|How can a student "think like a mathematician" if the student doesn't understand mathematical facts?|
Barry Garelick writes in The Atlantic about math reform and the need for a revolution in how it's taught in public education classrooms. From It's Not Just Writing: Math Needs a Revolution, Too:
I first became aware of it (mathematics education) over 10 years ago when I saw what passed for math instruction in my daughter's second grade class. I was concerned that she was not learning her addition and subtraction facts. Other parents we knew had the same concerns. Teachers told them not to worry because kids eventually "get it."
This was my initiation into the world of reform math. It is a world where understanding takes precedence over procedure and process trumps content. In this world, memorization is looked down upon as "rote learning" and thus addition and subtraction facts are not drilled in the classroom--it's something for students to learn at home. Inefficient methods for adding, subtracting, multiplying, and dividing are taught in the belief that such methods expose the conceptual underpinning of what is happening during these operations. The standard (and efficient) methods for these operations are delayed sometimes until 4th and 5th grades, when students are deemed ready to learn procedural fluency.
The idea is to teach students to "think like mathematicians." They are called upon to think critically before acquiring the analytic tools with which to do so. More precisely, they are given analytic tools for "understanding" problems and are then forced to learn the actual procedural skills necessary to solve them on a "just in time" basis. Such a process may eliminate what the education establishment views as tedious "drill and kill" exercises, but it results in poor learning and lack of mastery. Students generally work in groups with teachers who "facilitate" rather than providing direct instruction.
Here is an example of how math is taught in many classrooms today:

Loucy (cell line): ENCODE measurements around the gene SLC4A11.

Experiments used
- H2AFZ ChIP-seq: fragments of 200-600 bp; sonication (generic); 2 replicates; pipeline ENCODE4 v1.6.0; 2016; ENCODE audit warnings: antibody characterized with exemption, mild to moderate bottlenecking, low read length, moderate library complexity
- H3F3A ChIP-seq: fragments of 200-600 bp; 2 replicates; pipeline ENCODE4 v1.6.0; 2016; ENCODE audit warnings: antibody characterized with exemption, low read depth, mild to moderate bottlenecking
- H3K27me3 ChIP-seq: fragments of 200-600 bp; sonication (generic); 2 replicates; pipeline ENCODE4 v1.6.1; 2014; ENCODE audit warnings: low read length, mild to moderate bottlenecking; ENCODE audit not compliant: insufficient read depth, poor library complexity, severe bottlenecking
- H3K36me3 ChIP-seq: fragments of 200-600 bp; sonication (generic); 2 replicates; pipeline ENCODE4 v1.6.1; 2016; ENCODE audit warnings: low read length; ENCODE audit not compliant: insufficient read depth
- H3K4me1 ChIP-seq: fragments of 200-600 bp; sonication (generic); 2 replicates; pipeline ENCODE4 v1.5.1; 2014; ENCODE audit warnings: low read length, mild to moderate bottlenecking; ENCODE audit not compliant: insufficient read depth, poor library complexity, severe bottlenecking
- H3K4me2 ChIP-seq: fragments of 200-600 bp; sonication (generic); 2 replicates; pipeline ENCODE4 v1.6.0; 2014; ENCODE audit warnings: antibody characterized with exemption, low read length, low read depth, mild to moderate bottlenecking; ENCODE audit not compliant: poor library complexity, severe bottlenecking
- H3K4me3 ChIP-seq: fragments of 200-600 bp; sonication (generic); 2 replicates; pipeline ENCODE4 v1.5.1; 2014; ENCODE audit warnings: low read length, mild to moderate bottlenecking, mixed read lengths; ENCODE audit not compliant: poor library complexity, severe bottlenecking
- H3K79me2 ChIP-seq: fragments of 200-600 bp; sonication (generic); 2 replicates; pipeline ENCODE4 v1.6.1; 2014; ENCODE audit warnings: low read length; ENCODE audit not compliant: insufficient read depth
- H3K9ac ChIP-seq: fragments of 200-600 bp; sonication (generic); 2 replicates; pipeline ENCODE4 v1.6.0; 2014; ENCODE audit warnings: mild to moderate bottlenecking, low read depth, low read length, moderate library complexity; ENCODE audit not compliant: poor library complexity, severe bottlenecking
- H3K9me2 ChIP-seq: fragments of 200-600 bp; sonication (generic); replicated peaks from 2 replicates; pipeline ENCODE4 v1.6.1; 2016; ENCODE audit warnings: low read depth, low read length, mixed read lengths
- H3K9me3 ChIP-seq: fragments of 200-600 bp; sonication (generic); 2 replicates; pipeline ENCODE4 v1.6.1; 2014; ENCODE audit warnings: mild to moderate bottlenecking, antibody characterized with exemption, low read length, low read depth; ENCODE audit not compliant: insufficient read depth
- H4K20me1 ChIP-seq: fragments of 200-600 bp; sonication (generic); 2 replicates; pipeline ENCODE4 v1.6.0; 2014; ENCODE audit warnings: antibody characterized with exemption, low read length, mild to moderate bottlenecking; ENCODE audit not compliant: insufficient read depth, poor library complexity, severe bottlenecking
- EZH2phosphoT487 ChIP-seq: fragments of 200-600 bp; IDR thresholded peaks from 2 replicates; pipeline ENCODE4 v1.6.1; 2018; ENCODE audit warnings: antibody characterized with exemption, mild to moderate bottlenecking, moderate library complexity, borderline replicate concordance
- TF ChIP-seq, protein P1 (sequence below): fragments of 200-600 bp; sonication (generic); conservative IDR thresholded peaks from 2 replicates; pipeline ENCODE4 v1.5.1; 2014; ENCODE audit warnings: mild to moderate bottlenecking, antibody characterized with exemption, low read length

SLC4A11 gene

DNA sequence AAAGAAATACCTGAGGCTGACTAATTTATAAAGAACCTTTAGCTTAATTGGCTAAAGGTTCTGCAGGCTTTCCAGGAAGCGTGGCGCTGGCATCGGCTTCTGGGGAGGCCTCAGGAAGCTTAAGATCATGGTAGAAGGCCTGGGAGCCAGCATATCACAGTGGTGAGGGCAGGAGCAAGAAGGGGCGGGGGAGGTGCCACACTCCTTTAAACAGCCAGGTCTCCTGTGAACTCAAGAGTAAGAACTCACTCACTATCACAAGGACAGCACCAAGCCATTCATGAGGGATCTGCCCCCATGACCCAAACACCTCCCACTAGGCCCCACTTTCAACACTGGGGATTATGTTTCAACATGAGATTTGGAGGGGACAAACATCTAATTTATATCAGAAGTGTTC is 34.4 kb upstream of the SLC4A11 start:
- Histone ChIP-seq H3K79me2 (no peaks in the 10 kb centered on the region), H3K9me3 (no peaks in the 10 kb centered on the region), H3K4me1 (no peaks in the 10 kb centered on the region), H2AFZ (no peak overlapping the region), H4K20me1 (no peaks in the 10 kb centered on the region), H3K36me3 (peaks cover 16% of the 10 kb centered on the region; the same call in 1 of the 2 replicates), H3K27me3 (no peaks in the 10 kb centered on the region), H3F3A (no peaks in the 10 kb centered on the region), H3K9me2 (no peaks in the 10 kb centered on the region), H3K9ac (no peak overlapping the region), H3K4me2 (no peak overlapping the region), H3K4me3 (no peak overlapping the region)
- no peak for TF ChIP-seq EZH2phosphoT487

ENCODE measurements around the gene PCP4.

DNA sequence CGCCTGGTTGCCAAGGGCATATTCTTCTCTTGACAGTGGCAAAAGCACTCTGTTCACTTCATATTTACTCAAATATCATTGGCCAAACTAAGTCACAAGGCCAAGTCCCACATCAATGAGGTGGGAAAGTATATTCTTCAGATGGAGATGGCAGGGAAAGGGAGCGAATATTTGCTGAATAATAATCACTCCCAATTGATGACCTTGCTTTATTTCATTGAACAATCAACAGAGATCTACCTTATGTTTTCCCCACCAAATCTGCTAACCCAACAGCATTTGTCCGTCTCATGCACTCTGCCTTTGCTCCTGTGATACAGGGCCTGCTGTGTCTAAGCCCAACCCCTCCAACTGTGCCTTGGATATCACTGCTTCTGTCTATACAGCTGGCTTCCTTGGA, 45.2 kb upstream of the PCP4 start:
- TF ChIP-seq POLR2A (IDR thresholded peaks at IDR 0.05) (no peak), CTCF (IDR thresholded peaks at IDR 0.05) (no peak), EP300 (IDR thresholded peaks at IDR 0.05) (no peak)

Garelick explains how parents complain about these methods to their school boards to no avail. What do parents do to ensure their children are learning "traditional math"? They search out supplemental services:
Parents have objected to these programs at school board meetings. For a period now spanning more than two decades, we have been told that traditional math may have worked for some people, but it also failed large numbers of students. School boards usually don't bother to define what they mean by fail, or specify how many students in fact "failed," or even clarify what specific era they're talking about. They just say that traditional math doesn't teach all students, but this new program does.
Many of these parents are then forced to teach their children what they are not being taught in school, hire tutors, or enroll their children in learning centers like Sylvan, Huntington, or Kumon. At my daughter's school, Huntington would put on an infomercial meeting every fall (somehow the principal allowed this), ostensibly to discuss how parents can help their children study effectively. I went to one of them. The presenter explained that the reason our kids weren't doing well in math is that schools no longer teach the math facts or standard procedures. "At Huntington, we do!" she said. The light went on in many parents' minds: The learning center uses the traditional methods decried by school board methods as having failed.
Advice to parents? Don't waste your time with school boards or your school. They're tied into the Common Core and will teach what the consortia mandates. Test your child on math facts and if he/she is struggling, enroll them in an program that uses the traditional methods decried by school board methods as having failed and your child won't be using the convoluted method of solving a math problem as the student featured in the above video.
It is your responsibility as a parent to ascertain your child masters basic math facts so he/she can be successful in higher math classes. If your school won't teach them, you as a parent must step in and obtain what your child needs.
Read the entire article here.